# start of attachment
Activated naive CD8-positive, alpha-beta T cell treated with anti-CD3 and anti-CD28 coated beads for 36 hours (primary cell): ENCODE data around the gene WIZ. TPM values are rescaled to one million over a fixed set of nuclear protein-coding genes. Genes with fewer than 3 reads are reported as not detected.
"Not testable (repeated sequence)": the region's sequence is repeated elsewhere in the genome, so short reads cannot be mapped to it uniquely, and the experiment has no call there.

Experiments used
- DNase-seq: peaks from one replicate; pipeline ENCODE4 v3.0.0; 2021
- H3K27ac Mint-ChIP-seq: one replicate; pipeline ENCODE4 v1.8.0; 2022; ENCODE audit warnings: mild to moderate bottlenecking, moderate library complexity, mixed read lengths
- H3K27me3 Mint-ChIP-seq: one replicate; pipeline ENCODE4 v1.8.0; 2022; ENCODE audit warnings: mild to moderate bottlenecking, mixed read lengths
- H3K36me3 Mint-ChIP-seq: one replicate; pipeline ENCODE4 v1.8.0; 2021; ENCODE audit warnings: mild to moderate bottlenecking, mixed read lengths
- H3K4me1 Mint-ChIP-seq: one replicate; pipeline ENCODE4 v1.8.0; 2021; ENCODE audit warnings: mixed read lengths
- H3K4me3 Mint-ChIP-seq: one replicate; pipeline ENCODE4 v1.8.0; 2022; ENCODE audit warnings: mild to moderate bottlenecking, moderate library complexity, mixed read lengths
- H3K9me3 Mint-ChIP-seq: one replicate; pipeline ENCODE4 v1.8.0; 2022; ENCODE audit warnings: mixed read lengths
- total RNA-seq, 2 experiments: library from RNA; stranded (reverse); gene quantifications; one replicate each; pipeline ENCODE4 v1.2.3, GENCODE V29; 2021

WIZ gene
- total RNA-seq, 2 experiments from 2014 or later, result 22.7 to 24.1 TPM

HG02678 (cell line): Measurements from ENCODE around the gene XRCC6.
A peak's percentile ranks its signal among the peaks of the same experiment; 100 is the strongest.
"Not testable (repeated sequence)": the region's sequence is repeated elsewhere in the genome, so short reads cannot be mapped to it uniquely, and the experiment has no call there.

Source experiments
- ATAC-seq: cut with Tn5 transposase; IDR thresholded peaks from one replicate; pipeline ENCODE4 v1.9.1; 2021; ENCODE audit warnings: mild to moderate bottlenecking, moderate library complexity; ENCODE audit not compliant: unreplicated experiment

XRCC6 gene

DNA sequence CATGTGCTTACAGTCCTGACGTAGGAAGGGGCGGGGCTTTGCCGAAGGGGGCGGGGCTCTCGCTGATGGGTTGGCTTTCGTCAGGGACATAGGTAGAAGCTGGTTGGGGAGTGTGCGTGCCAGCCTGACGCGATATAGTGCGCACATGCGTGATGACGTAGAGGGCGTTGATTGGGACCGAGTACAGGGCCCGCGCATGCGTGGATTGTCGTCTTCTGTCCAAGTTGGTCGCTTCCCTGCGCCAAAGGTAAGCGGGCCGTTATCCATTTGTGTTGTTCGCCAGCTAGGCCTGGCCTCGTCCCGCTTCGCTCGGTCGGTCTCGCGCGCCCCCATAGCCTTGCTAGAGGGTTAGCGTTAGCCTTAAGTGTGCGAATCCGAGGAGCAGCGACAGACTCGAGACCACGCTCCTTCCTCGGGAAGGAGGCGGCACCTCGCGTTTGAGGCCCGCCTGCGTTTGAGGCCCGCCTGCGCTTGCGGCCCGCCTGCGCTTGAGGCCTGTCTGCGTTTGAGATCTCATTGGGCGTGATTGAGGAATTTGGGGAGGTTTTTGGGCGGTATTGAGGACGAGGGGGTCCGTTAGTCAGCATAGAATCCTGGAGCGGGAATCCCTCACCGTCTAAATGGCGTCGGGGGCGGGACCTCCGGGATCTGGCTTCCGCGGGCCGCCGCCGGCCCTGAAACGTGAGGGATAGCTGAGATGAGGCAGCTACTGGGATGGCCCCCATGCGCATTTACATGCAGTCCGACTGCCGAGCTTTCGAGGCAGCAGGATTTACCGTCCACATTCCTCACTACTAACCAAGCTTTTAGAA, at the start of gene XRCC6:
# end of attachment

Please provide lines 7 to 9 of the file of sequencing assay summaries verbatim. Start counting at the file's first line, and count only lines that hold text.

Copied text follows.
- H3K36me3 Mint-ChIP-seq: one replicate; pipeline ENCODE4 v1.8.0; 2021; ENCODE audit warnings: mild to moderate bottlenecking, mixed read lengths
- H3K4me1 Mint-ChIP-seq: one replicate; pipeline ENCODE4 v1.8.0; 2021; ENCODE audit warnings: mixed read lengths
- H3K4me3 Mint-ChIP-seq: one replicate; pipeline ENCODE4 v1.8.0; 2022; ENCODE audit warnings: mild to moderate bottlenecking, moderate library complexity, mixed read lengths